Japan nearly tied it in the 8th against Jumbo Díaz. DH Tetsuto Yamada singled and was bunted over by SS Hayato Sakamoto. LF Masataka Yoshida singled to left and Yamada tried to score, but Mieses gunned him down at the plate. The Dominicans got insurance in the top of the 9th against rookie Ryoji Kuribayashi. Mejia doubled and Guzmán drew a walk. Valerio hit into a force at second, then 2B Gustavo Núñez doubled to score Mejia. Kobayashi avoided any more trouble by striking out both Bonifacio and Rodríguez.

That proved to be essential when Jairo Asencio failed to close it out for the Dominicans. After Asamura flew out, Yanagita and PH Kensuke Kondo both singled. Murakami singled to make it 3-2, then Sosuke Genda pinch-ran for Kondo. C Takuya Kai bunted Genda in, all the runners being safe, to tie it. Yamada singled to center to load the bases. Jhan Maríñez was summoned to try to stop the bleeding but Sakamoto singled in Murakami with the winner. Japan had gotten five of their nine hits in the bottom of the 9th, while only registering one out.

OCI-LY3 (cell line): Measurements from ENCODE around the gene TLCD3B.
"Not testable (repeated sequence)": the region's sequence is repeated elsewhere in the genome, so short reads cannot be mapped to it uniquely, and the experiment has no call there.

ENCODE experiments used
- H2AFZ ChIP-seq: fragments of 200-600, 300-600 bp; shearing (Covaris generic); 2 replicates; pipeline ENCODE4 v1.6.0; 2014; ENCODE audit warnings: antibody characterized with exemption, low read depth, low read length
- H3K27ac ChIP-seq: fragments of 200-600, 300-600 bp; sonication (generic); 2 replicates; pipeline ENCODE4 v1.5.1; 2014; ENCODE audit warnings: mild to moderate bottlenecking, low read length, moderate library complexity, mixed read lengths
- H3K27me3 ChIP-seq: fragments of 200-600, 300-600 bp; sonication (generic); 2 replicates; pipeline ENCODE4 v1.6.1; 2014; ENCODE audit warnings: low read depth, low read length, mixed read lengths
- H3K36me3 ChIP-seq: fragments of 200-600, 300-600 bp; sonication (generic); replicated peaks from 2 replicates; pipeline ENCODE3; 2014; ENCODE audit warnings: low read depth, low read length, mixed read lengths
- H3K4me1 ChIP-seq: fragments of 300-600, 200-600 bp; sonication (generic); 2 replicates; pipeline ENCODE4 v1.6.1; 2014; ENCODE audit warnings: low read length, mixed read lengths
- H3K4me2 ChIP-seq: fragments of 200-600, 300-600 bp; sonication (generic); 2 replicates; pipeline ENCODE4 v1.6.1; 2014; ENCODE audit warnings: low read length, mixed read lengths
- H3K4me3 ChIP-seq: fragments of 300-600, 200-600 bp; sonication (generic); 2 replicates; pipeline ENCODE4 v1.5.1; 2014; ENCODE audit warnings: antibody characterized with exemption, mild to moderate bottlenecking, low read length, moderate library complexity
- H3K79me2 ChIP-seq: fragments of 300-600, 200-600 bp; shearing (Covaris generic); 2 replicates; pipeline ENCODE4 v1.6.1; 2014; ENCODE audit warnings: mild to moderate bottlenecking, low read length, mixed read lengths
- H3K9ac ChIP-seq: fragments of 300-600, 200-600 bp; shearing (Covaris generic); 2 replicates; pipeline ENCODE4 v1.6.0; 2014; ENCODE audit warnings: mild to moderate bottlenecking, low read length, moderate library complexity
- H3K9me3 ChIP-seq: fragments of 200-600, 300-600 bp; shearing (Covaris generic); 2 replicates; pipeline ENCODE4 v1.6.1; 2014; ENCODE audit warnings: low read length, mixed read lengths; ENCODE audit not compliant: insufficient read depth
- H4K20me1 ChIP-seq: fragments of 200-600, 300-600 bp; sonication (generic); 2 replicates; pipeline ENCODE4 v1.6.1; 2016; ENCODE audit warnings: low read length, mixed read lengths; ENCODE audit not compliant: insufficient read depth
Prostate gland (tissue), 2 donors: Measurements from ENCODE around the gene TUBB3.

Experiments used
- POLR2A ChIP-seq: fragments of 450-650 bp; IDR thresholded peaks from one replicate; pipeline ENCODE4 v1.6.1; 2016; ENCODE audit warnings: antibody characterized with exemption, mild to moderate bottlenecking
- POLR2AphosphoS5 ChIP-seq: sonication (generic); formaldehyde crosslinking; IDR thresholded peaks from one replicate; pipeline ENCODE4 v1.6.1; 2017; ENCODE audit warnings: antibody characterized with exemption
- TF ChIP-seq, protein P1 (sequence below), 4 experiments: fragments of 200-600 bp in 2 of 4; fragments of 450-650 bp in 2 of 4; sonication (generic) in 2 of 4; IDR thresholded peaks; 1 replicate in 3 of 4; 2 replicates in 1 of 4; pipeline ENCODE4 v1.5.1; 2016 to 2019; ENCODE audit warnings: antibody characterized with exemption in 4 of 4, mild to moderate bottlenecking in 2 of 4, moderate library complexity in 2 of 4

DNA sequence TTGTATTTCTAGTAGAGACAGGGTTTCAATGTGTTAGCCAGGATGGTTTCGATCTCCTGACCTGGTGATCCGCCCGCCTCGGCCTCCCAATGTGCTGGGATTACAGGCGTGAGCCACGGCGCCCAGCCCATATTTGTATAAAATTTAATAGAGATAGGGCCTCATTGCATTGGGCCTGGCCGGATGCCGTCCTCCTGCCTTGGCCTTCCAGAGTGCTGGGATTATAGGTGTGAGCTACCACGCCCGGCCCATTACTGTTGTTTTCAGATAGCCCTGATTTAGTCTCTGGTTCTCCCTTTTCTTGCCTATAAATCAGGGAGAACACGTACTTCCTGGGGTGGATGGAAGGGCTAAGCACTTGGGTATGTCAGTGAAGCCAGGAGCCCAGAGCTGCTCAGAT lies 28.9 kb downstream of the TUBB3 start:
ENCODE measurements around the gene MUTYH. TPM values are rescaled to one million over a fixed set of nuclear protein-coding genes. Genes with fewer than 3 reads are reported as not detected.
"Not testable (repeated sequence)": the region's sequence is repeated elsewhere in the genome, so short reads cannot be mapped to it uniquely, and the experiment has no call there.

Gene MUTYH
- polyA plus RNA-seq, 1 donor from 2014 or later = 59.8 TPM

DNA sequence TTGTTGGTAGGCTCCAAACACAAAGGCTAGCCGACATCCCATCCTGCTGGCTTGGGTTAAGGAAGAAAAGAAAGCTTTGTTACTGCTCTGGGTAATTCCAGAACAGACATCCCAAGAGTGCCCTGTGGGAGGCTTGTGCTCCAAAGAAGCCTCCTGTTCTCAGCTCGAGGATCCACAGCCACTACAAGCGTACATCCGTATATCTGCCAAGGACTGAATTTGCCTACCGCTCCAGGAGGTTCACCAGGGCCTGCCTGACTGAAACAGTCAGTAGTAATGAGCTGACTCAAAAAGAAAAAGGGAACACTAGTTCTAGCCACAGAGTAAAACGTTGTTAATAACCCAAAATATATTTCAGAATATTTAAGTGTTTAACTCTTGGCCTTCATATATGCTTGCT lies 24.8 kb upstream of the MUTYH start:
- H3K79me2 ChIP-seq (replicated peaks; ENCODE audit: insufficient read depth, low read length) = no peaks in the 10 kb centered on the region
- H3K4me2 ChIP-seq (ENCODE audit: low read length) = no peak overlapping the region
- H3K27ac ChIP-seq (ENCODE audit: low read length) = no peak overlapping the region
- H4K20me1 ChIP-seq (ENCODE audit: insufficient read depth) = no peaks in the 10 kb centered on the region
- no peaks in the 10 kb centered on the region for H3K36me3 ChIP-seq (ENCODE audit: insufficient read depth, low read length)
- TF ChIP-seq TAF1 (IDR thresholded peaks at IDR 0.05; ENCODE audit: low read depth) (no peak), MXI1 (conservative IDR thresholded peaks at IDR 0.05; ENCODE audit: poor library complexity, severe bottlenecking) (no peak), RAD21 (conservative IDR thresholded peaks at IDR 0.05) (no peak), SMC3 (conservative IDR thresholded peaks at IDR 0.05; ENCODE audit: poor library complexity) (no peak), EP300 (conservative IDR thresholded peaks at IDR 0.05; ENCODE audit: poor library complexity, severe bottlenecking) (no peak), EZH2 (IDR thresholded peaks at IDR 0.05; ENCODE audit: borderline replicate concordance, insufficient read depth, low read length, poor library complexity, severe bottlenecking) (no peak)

July 29[edit]

7:00 at Yokohama Stadium
Team 1 2 3 4 5 6 7 8 9 10 R H E
Flag of Israel Israel 0 0 2 0 0 2 0 0 1 0 5 7 0
Flag of South Korea South Korea 0 0 0 2 0 0 3 0 0 1 6 11 0
Pitchers of Record
Win: Seung-hwan Oh (1-0) Loss: Jeremy Bleich (0-1)
Home Runs
Israel: Ian Kinsler, Ryan Lavarnway 2
Japan: Ji-hwan Oh, Jung-hoo Lee, Hyun-soo Kim
Umpires
HP: Kenjiro Mori (Japan); 1B: Edwin Hernández (Puerto Rico); 2B: Mark Winters (USA); 3B: Fabrizio Fabrizi (Italy)
Time of Game: 3:20
Attendance: N/A